Virginia Fall & Genesee Valley recaps

Cracker Factory, Andi’amu star in weekend timber stakes

Cracker Factory, Jamie Bargary and owner Daisy Fenwick in the winner’s circle at the Virginia Fall Races Saturday. ©Tod Marks

By Tod Marks

A venerable champion and a burgeoning star over wooden fences took Saturday’s feature races in Middleburg, Va., and Geneseo, N.Y., while jockey Jamie Bargary and trainer Mark Beecher made three trips to the winner’s circle.

At Virginia Fall

A “Cracker” jack performance

Until two weeks ago, The Hundred Acre Field’s Cracker Factory hadn’t won a race on the NSA circuit — though he competed against some tough foes — in a dozen tries over three seasons following a successful career overseas.

Two weeks ago he broke his maiden over timber at Shawan Downs, and on Saturday he became a stakes winner, making a last-to-first move in the $30,000 National Sporting Library & Museum Cup.

Under Jamie Bargary, who piloted the seven-year-old son of Poet’s Voice for the first time at Shawan for trainer Mark Beecher, Cracker Factory unleashed a belated rally heading downhill in the 3 1/4-mile race the final time, but still had plenty of ground to make up. Entering the stretch, he split his two rivals, Ballybristol Farm’s Boutonniere and Sheila Williams and Northwoods Stable’s Storm Team, to get up by a half length.

For Bargary, who has been on fire since August, it capped a memorable three-win day, as it did for trainer Beecher, himself a heralded timber jockey before becoming a conditioner, who also tripled.

RS One makes his debut a winning one

Making his first career start, Straylight Racing’s RS One, a German-bred son of Malinas, came from off the pace in the opener, a $30,000 maiden hurdle, to win going away over late leaders Potus and Thai Terrier.

Trained by Beecher for owner and jockey Alex Leventhal, RS One was fifth in the field of eight after 1 3/4 miles, but with two furlongs to go, Leventhal asked his horse for run and the duo rallied on the outside to score by a half length in the field of eight going 2 1/8 miles, the distance of all the hurdle races at Middleburg.

Welshman posts handicap score for local connections

For the second time this season, Virginia horseman Sonny Via sent out Welshman to victory in his home state. After breaking his maiden at Foxfield in Charlottesville in the spring, the four-year-old son of Flintshire romped in a handicap for horses rated at 115 or less by eight lengths under Graham Watters for Hall of Fame trainer Jack Fisher.

Racing in sixth in the field of eight for most of the race, Welshman made a middle move on the backside on the second circuit, took over on the final turn, and drew off. Clarke Ohrstrom’s Mr. Bridger, trained by Laird George and ridden by Tom Garner was second; R&K Racing’s Molly Fantasy (Keri Brion/Parker Hendriks) was third.

Top Brass is all class in maiden starter hurdle

Making his first start outside of the UK, Ashwell Stable’s Top Brass was always well placed in the field of nine before unleashing his bid over the final fence to score a hard-fought half-length win in the fourth, a $15,000 hurdle for maidens who had started in a race for a claiming tag of $20,000 or less.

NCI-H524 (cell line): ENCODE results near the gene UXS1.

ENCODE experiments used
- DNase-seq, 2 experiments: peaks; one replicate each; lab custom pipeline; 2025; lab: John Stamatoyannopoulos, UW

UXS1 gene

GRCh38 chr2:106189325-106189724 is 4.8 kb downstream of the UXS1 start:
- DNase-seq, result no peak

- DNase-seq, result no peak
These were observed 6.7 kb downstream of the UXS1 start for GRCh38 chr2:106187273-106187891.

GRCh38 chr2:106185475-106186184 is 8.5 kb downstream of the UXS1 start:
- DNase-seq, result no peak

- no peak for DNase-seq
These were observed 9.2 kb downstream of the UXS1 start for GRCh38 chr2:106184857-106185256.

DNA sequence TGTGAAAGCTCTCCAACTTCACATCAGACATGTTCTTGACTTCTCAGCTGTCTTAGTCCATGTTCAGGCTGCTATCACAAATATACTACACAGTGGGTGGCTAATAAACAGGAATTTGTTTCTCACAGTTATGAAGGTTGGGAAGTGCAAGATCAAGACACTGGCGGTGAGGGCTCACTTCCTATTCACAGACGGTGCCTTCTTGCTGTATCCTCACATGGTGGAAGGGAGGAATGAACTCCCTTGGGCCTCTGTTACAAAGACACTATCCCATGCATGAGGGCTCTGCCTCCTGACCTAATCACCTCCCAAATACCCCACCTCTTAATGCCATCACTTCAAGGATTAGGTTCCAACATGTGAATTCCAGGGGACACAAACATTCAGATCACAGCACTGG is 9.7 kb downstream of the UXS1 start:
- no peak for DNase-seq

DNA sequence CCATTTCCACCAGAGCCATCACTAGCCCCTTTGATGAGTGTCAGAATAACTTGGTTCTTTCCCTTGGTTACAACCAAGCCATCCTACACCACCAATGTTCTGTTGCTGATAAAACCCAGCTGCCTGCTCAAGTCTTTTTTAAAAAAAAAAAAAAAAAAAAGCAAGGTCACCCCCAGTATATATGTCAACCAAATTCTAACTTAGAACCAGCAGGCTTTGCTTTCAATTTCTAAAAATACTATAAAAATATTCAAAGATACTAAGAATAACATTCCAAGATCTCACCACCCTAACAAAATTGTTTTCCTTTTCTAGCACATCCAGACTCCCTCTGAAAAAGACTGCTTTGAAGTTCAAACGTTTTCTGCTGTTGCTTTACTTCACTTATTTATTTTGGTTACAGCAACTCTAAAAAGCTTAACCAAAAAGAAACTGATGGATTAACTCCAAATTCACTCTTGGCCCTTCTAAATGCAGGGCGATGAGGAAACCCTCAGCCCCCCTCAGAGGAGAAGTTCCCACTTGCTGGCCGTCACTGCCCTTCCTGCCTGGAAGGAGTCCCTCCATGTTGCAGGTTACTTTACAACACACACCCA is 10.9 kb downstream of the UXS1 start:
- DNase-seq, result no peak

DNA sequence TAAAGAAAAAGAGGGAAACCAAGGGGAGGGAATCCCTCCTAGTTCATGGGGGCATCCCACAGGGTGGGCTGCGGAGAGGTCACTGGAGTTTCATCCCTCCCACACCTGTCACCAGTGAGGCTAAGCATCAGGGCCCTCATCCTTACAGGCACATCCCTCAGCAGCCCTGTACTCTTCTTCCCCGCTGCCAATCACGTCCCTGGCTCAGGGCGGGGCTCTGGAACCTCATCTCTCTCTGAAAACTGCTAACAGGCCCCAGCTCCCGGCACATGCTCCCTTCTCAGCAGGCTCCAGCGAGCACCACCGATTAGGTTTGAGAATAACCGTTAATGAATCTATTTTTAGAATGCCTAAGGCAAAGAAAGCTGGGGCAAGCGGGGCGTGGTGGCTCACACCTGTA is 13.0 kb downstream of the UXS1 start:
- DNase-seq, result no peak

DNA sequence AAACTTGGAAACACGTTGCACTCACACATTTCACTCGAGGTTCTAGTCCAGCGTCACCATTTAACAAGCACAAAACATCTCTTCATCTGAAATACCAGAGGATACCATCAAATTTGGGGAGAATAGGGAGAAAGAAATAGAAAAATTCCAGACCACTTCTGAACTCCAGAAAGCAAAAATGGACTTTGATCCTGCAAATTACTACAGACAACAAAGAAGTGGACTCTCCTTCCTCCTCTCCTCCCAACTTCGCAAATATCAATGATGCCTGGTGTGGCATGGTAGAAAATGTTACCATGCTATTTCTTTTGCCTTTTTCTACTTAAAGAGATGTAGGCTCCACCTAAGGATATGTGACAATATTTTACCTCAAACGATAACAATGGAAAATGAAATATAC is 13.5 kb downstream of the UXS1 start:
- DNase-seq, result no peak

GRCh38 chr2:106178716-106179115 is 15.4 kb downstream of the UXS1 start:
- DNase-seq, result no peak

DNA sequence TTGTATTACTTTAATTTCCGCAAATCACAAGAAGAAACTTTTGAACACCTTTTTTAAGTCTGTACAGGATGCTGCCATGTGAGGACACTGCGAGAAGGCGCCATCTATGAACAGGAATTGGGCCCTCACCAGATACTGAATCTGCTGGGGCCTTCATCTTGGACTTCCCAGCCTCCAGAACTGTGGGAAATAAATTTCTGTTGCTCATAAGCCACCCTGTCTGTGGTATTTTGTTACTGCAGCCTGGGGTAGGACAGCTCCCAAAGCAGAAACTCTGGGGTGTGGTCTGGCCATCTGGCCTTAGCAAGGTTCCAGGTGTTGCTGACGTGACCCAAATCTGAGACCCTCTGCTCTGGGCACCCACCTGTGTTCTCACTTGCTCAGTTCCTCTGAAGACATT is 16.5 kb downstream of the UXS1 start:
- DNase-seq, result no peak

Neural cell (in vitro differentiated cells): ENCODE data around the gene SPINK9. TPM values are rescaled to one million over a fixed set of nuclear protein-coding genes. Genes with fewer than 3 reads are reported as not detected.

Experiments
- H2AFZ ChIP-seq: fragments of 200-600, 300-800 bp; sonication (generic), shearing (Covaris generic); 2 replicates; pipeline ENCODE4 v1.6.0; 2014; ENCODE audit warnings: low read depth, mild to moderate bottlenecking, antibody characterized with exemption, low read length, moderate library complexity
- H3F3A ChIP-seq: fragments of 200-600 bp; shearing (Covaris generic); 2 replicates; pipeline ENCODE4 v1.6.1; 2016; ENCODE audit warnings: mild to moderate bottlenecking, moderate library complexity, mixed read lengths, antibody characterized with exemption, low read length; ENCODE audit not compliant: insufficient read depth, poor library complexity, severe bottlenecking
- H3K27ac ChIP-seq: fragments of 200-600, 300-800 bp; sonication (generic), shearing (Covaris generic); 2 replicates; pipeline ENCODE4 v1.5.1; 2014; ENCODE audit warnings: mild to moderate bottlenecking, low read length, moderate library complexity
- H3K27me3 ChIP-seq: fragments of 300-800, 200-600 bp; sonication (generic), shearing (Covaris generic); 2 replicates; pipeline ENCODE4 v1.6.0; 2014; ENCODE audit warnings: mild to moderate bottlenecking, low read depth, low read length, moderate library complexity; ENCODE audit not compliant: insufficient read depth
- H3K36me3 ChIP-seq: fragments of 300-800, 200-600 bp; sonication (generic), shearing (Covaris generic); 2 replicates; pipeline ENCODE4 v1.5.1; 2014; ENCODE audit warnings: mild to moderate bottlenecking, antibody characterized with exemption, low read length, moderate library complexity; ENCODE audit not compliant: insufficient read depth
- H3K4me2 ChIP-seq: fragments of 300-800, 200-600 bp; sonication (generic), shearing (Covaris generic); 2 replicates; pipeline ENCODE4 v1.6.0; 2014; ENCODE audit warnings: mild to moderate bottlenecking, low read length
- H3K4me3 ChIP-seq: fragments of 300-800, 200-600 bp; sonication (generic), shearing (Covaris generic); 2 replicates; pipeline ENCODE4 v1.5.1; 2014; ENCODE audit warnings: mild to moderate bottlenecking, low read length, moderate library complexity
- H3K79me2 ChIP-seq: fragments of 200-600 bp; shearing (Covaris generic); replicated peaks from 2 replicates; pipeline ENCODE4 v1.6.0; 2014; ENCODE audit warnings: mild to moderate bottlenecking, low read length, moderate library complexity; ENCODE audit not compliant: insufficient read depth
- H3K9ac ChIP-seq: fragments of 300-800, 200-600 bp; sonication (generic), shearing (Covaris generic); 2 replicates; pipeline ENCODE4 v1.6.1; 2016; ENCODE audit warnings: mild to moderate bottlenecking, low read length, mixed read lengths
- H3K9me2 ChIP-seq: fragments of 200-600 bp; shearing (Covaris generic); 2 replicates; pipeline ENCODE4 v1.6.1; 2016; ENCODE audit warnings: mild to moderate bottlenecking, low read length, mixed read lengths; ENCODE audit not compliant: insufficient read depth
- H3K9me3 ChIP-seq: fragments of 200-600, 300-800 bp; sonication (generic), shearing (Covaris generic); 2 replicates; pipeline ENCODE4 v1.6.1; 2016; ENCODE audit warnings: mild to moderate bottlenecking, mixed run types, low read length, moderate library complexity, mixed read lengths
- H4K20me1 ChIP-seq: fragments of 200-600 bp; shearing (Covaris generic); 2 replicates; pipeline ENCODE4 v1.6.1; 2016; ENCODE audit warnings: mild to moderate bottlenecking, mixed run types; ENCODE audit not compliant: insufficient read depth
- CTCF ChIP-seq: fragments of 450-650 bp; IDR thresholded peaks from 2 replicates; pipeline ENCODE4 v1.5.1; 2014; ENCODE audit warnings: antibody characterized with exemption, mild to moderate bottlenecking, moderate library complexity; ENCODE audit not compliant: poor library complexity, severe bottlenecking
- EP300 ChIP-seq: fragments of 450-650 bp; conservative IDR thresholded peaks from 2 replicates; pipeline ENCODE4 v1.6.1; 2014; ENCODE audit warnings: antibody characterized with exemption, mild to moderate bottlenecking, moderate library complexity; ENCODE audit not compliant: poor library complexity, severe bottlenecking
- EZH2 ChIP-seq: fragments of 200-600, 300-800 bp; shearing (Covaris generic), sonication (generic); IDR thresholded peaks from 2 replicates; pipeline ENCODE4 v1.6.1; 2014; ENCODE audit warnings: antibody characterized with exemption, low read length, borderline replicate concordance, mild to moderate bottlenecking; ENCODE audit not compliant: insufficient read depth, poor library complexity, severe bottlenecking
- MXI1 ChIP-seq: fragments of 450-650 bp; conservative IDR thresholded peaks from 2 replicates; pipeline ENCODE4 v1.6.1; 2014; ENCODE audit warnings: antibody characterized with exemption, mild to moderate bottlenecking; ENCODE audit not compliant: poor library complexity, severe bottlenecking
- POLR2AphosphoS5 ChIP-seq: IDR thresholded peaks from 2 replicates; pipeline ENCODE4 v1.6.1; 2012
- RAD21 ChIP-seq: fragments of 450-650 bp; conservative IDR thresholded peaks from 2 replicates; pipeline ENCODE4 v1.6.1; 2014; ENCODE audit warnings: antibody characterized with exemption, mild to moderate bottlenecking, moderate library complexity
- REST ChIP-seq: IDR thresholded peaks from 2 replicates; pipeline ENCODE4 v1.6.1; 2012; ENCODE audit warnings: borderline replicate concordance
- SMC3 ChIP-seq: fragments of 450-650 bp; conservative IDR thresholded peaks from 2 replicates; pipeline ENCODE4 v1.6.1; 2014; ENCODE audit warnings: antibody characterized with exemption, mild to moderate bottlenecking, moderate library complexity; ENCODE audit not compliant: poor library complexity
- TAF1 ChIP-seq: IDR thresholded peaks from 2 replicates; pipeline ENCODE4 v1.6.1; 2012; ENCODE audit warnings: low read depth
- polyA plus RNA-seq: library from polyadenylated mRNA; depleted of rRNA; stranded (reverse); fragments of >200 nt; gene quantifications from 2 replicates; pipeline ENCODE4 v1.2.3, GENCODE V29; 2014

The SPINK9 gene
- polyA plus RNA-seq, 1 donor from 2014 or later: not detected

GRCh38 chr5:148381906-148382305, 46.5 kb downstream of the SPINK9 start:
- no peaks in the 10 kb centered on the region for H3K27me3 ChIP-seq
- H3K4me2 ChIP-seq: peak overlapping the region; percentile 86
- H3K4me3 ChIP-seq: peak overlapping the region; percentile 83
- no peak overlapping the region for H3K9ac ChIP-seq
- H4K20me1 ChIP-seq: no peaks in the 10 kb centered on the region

Ridden by Tom Garner for leading trainer Leslie Young, the four-year-old British-bred son of Gleneagles had to dig down to prevail in a thrilling duel to the wire with Raising Hull Racing’s Lowcountry, ridden by Richard Boucher for his wife, trainer Lilith Boucher. It was another length and a half back to the show horse, Riverdee Stable’s Mission Brief, trained by Danielle Hodsdon, with Ross Geraghty in the saddle.

Robert’s Luxury sparkles in second division of maiden starter hurdle

Trainer-rider Sean McDermott strikes again. The longtime National Steeplechase Association jockey continued to enjoy success as both a trainer and rider, capturing the second division of the $15,000 maiden starter for horses previously entered for a claiming tag of $20,000 or less, with South Branch Equine’s homebred Robert’s Luxury.

Breaking on top, the four-year-old Maryland-bred son of Shanghai Bobby set the pace throughout, and was actually headed on the far turn, about three furlongs from home, by Ann Jackson’s Left Blank and Tom Garner. But Robert’s Luxury dug in gamely and drew clear over the last fence to score by two and a quarter lengths to earn his first NSA victory. For McDermott it was his eighth score of the season as a conditioner.

Left Blank was second best, six and one half lengths ahead of Hey Teacher Partners’ eponymous Hey Teacher, ridden by Barry Foley.

Jamie Bargary and Stooshie capture the maiden timber at the Virginia Fall Races.
©Tod Marks

Bargary continues his hot hand with Stooshie

To say jockey Jamie Bargary is on one heck of a ride is the height of understatement. The Irish jockey, who joined the NSA circuit in May of 2021, had but one victory in 21 mounts this spring.

But since Aug. 15 at Colonial Downs, Bargary has amassed 12 victories (11 over fences, and one in the flat race at Colonial Downs) in 26 starts, punctuated by his huge upset of The Mean Queen with Bruton Street-US’ Proven Innocent in the William Entenmann novice stakes at Aqueduct last month.

With three wins on the card at Virginia Fall on Saturday, Bargary now has a dozen on the year, putting him in a tie for second with Tom Garner and Freddy Procter, and seven behind leader Parker Hendriks.

In the sixth race at Middleburg, Bargary piloted Irv Naylor’s Stooshie, trained by Cyril Murphy, to victory in the $15,000 timber maiden at 3 miles, giving the Irish-bred his first NSA tally.

Stooshie, who was reserved early, made his move on the third and final circuit of Glenwood Park, digging in to hold off Riverdee Stable’s Lonely Weekend, trained by Todd Wyatt and ridden by Sean McDermott. Stooshie’s margin of victory was a half length. Leipers Fork Steeplechasers’ Court Ruler was third for trainer Leslie Young and jockey Tom Garner.